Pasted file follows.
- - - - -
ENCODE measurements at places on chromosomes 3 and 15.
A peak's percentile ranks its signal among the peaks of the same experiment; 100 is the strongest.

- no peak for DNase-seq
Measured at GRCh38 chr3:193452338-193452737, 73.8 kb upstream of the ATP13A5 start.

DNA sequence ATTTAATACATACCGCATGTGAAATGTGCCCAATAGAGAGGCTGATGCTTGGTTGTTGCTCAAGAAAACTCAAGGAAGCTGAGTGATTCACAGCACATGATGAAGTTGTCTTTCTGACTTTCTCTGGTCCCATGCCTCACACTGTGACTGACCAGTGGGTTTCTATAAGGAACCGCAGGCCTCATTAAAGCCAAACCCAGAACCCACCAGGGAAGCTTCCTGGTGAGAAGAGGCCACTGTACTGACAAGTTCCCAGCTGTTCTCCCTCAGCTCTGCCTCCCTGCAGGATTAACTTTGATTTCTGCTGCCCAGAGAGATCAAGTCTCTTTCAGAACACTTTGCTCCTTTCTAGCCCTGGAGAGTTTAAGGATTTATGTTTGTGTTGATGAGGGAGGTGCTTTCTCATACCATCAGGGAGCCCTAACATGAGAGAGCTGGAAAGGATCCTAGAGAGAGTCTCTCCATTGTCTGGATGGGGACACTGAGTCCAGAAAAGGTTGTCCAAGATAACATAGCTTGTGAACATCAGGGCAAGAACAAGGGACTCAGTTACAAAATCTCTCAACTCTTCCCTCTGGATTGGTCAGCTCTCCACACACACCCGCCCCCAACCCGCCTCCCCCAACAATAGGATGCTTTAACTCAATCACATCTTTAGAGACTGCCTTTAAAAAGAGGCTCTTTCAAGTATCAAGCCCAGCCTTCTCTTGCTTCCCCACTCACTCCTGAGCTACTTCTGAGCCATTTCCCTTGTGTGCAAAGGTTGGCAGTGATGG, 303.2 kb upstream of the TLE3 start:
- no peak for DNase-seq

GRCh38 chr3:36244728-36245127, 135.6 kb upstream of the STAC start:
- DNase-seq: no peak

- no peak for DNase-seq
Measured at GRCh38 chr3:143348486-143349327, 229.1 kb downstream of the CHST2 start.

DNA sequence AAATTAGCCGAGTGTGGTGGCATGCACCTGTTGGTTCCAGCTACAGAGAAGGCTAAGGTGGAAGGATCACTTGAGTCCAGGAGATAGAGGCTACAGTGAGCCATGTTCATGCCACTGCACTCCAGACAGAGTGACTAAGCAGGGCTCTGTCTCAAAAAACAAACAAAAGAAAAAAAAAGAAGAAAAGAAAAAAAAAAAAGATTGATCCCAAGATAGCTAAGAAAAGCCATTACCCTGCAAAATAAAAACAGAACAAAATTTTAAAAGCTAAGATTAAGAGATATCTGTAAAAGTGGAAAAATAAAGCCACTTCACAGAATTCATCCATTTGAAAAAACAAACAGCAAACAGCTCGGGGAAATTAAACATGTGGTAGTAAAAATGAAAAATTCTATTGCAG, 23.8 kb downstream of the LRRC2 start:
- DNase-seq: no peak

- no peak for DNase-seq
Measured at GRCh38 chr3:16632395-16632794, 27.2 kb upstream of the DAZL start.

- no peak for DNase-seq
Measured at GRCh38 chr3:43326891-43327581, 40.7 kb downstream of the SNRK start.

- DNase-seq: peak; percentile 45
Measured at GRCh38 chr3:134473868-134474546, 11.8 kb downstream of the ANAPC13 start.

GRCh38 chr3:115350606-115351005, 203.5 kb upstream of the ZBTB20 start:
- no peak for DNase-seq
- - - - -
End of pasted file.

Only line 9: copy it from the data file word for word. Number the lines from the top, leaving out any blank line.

- no peak for DNase-seq